Online Tool Helps Track Water Usage, Risk

It is said that you can’t manage what you don’t measure. An online tool hosted by the World Business Council for Sustainable Development ...

by James Lauglin, Managing Editor

It is said that you can’t manage what you don’t measure. An online tool hosted by the World Business Council for Sustainable Development can help companies both measure and monitor water usage and the risks associated with water on both a country and watershed basis.

The Global Water Tool, developed by the consulting firm CH2M Hill in 2007, has been used by over 300 companies around the world to report their water use. It can help companies account for water use within their operations, calculate their water metrics and identify areas of high water risk through external mapping.

New customized versions of the software for the oil and gas industry and power utilities were released in August.

While an overall water reduction goal is simple, the ability to identify the sites with the highest water risks can help companies decide where to best invest to generate the biggest impact. The tool allows companies to focus on the sites that need water management plans and on the suppliers that need support in better managing their water.

Companies are increasingly expected to report their sustainability performance and commitments. To help with that process, the Global Water Tool generates reports and visuals on key water data for communication with internal and external stakeholders on water issues.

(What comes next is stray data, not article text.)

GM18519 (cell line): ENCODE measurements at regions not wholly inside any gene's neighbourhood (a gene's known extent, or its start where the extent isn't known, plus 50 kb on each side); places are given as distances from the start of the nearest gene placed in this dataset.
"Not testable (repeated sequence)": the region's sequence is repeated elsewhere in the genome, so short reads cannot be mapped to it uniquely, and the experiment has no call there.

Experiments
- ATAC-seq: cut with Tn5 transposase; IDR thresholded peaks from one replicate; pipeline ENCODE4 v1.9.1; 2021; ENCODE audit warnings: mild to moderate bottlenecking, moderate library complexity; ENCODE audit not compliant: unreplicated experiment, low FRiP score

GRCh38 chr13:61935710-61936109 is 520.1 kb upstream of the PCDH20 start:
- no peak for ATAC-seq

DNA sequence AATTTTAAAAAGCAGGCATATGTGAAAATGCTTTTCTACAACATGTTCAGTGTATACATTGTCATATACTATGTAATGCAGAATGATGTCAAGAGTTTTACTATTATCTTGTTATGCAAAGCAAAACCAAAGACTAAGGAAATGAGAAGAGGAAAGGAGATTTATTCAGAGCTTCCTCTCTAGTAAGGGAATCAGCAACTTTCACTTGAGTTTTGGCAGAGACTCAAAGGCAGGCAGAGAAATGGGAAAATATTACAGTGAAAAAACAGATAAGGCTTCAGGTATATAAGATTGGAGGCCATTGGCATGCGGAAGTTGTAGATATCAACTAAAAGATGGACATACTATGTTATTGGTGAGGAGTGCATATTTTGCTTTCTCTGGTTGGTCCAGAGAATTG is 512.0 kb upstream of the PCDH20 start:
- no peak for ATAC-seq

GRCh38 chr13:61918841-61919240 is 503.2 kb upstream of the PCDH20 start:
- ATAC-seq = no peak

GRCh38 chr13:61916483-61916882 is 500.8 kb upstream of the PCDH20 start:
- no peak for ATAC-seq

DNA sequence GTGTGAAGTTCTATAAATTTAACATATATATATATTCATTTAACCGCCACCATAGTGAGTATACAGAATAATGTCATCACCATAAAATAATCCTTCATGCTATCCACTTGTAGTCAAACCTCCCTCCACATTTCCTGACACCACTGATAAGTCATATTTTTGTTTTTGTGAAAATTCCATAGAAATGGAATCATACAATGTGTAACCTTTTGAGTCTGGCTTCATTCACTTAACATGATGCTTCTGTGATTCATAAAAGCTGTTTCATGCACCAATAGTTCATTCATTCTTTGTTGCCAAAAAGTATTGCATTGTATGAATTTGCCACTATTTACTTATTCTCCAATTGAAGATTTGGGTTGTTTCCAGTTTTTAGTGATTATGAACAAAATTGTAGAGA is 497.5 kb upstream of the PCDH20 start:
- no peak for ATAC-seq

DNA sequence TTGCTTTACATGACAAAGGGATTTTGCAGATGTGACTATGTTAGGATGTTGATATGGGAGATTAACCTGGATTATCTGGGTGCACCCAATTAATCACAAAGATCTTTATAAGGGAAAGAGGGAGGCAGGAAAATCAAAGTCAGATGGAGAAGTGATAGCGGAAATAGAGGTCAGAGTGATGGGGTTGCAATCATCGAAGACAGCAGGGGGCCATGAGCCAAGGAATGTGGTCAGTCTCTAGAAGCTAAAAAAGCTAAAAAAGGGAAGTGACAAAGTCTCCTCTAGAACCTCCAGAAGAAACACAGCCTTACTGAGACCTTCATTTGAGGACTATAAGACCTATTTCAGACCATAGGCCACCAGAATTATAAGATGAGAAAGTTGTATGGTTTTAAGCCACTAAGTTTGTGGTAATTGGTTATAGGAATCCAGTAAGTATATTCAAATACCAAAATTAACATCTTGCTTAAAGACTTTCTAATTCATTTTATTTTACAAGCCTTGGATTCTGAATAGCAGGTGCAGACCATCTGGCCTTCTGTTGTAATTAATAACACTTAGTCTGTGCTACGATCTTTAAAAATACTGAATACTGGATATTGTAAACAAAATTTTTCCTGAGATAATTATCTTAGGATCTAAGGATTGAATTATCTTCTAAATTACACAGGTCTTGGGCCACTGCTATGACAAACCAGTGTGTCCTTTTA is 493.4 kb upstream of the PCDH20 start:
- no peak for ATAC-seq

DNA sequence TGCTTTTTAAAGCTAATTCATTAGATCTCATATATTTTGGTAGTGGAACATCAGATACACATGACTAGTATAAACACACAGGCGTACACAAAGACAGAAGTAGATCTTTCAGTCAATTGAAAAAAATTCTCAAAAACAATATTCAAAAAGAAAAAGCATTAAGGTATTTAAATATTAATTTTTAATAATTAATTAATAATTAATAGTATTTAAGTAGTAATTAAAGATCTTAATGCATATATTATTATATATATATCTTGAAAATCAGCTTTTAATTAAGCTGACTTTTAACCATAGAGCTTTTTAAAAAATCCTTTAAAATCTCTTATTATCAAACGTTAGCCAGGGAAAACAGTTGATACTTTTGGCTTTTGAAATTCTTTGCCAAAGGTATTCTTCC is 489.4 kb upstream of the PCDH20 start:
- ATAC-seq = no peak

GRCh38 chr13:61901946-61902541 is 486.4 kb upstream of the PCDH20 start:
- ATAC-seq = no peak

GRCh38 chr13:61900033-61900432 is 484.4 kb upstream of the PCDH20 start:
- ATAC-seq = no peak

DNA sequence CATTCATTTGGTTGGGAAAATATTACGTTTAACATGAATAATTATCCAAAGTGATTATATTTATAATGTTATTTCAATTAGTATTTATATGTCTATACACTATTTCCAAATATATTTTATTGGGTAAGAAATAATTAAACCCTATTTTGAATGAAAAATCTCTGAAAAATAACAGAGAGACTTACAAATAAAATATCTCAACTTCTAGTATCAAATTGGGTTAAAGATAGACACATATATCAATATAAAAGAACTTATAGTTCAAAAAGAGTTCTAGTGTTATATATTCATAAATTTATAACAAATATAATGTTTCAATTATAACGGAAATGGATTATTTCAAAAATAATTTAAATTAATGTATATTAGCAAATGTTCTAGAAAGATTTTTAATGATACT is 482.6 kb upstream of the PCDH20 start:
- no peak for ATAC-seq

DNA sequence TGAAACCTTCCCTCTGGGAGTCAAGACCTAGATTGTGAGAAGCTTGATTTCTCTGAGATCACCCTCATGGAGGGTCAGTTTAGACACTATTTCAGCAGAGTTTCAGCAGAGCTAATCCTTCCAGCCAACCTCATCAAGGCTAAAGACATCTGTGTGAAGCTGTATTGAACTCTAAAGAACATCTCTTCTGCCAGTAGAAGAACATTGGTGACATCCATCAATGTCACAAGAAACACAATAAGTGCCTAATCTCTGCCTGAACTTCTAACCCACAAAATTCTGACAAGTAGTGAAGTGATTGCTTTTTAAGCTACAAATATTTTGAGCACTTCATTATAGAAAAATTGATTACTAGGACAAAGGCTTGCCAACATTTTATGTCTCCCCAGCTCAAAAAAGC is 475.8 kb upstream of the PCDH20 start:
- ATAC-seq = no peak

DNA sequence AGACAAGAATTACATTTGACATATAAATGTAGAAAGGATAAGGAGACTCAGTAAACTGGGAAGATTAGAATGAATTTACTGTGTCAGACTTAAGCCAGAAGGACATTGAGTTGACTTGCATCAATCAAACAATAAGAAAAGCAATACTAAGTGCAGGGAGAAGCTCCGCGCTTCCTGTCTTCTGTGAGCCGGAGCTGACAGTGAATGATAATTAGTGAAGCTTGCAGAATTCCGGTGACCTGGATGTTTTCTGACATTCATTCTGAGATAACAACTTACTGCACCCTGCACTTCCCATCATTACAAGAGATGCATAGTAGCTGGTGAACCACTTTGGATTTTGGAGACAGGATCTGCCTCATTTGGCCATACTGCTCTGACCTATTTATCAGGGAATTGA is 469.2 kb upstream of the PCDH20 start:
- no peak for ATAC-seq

Users fill out an input sheet that contains the company’s site location (latitude and longitude) and water use information. After entering the company’s water use figures, the sheet automatically provides outputs, including GRI water indicators, Bloomberg, CDP Water and Dow Jones Sustainability Index together with downloadable metrics charts combining company information with country and watershed data.

An online mapping feature lets users plot all their sites with external water datasets and download these locations in a map. The datasets provide several key metrics including renewable water resource per capita, mean annual relative water stress index and access to improved sanitation.

Supplier site locations can also be mapped, looking beyond operational water use. The tool is connected with Google Earth providing spatial viewing of site locations in relation to detailed geographic information.

The tool is updated frequently – the most recent addition being Conservation International’s Biodiversity hotspots data. The update helps companies identify how many and which of its sites are in a biodiversity hotspot.

The new oil and gas module will allow companies to map their water use and assess risks for their overall global portfolio of sites considering each part of the oil and gas value chain.

Users can consider factors such as what percentage of a company’s production volume is in water-scarce areas, how many refineries are in water-scarce areas and at greatest risks, as well as how many sites are in countries that lack access to improved water sanitation.

The power utility tool helps power companies customize data input and metric output for the four main types of power production as well as create sector-relevant intensity metrics.

The various Global Water Tools are free and hosted at www.wbcsd.org under the group’s Sector Projects/Water.

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